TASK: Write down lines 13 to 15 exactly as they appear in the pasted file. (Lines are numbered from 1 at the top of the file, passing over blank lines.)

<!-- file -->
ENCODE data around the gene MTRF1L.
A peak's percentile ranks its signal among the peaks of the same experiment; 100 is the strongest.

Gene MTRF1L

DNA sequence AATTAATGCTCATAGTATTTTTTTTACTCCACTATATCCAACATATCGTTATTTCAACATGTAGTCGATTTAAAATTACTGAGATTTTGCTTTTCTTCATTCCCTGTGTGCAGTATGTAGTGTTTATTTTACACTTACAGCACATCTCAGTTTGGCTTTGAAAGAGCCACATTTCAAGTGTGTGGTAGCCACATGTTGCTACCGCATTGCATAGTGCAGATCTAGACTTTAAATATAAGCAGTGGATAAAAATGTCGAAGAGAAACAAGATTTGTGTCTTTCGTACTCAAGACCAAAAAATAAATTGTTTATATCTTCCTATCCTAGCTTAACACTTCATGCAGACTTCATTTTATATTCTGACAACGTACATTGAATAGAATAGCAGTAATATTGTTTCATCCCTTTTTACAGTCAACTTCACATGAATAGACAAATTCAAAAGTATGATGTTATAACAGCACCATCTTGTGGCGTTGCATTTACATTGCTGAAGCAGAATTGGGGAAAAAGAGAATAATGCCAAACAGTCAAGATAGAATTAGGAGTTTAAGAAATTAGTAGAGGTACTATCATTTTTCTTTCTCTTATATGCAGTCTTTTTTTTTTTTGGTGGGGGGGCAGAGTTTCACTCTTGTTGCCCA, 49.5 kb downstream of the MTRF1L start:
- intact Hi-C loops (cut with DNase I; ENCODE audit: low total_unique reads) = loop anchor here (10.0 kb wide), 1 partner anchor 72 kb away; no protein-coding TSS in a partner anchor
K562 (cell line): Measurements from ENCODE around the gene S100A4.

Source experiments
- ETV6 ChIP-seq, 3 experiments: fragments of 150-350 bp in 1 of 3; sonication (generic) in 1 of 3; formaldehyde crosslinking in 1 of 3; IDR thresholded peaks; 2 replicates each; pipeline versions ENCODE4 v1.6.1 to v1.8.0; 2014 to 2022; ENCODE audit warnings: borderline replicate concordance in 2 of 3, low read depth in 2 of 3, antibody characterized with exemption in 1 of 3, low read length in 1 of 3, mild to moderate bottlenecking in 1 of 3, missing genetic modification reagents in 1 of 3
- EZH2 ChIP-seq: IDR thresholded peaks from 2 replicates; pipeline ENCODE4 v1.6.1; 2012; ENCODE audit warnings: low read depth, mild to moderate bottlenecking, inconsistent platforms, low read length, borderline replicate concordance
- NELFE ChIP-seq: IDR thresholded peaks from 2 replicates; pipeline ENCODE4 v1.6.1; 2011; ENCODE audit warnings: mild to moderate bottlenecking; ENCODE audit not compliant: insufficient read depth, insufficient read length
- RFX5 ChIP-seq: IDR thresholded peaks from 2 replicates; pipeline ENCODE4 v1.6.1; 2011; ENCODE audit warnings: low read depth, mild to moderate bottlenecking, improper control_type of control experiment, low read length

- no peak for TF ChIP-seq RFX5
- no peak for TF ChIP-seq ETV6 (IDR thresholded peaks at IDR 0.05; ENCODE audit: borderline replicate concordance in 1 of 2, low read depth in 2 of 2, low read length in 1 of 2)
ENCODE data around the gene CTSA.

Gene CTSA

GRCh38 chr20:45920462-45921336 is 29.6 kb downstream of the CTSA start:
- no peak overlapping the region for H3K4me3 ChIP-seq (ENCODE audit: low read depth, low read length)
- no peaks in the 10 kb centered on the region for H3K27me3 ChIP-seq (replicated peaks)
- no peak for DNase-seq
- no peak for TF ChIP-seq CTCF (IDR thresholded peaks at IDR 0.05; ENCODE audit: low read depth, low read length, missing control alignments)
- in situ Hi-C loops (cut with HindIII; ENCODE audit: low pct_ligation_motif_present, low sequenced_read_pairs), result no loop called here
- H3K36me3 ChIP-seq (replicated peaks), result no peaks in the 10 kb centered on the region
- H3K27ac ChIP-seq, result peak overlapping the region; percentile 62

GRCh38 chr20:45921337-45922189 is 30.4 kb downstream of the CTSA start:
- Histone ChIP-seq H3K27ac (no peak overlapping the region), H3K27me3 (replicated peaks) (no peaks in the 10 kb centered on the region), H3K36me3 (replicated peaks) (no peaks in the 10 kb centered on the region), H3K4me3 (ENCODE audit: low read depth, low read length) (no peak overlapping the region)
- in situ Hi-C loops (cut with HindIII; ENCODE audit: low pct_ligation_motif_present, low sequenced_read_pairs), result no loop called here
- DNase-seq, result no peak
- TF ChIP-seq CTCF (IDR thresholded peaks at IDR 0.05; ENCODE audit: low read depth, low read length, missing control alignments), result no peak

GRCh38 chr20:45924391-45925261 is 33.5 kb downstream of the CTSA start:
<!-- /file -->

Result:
- no peak for TF ChIP-seq ETV6 (IDR thresholded peaks at IDR 0.05; ENCODE audit: borderline replicate concordance in 1 of 2, low read depth in 2 of 2, low read length in 1 of 2)
ENCODE data around the gene CTSA.

Gene CTSA